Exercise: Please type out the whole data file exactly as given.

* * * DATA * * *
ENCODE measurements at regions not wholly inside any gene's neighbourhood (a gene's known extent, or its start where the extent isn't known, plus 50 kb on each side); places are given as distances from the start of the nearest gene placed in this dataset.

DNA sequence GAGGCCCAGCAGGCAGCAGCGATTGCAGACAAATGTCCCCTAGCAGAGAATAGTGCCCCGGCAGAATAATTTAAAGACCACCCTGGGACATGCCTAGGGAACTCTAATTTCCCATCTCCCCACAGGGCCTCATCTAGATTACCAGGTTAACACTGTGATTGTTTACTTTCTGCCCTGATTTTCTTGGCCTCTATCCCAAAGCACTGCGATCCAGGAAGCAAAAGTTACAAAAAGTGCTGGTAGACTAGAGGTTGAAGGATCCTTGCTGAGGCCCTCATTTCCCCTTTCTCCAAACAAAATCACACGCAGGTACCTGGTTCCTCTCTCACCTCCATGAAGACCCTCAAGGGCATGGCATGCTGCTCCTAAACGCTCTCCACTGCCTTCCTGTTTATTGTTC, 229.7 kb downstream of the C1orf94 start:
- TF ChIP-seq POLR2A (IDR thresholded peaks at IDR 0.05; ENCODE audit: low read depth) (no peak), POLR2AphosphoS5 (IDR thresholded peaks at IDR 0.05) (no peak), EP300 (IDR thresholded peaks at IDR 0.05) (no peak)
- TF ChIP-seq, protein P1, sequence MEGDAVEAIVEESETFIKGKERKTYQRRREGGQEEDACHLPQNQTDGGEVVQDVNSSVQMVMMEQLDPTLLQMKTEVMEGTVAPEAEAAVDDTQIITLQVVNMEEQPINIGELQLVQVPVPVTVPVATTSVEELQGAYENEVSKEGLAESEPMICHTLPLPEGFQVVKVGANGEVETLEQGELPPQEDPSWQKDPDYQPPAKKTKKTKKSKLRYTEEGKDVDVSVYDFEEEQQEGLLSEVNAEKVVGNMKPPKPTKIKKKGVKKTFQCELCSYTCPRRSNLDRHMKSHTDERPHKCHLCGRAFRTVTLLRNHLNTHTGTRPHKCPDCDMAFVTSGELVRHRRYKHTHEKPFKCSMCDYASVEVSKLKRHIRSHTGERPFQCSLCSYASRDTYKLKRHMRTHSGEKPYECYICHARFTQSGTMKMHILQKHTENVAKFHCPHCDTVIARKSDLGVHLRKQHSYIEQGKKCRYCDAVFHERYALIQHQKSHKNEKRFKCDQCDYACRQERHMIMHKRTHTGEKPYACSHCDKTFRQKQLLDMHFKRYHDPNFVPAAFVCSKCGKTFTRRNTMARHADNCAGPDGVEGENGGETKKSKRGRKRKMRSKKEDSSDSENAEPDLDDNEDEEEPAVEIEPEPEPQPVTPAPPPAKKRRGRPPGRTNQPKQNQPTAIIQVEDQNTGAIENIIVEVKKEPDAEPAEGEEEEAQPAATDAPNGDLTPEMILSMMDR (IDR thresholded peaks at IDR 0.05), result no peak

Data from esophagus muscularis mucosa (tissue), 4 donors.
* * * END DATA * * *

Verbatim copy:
ENCODE measurements at regions not wholly inside any gene's neighbourhood (a gene's known extent, or its start where the extent isn't known, plus 50 kb on each side); places are given as distances from the start of the nearest gene placed in this dataset.

DNA sequence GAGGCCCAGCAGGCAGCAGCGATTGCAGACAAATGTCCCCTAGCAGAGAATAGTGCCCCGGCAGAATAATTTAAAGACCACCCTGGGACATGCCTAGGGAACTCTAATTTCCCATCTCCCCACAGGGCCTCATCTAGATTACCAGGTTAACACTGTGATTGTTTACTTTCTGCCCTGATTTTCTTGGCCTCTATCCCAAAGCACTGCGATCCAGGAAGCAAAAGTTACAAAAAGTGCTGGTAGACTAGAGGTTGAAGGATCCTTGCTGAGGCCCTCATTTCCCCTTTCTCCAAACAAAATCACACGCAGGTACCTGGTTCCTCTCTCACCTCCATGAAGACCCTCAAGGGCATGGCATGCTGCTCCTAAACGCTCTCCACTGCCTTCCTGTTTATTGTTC, 229.7 kb downstream of the C1orf94 start:
- TF ChIP-seq POLR2A (IDR thresholded peaks at IDR 0.05; ENCODE audit: low read depth) (no peak), POLR2AphosphoS5 (IDR thresholded peaks at IDR 0.05) (no peak), EP300 (IDR thresholded peaks at IDR 0.05) (no peak)
- TF ChIP-seq, protein P1, sequence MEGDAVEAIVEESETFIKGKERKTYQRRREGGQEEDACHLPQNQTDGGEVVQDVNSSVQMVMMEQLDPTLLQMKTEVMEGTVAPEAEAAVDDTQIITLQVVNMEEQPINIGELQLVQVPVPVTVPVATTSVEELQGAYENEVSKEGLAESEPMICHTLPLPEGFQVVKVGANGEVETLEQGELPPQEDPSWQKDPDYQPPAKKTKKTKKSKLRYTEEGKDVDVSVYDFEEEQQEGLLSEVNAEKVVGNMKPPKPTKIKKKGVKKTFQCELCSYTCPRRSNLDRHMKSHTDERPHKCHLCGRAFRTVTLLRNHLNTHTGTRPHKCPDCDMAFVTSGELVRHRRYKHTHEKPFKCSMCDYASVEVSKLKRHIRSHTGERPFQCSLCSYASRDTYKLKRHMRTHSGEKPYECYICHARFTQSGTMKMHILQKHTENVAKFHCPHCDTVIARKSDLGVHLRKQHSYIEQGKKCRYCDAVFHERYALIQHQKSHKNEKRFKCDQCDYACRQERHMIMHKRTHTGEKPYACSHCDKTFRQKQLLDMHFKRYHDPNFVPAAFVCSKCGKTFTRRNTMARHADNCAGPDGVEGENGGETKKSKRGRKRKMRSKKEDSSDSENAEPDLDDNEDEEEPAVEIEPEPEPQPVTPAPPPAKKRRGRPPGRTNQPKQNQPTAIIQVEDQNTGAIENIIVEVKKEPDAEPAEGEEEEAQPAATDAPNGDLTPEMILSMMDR (IDR thresholded peaks at IDR 0.05), result no peak

Data from esophagus muscularis mucosa (tissue), 4 donors.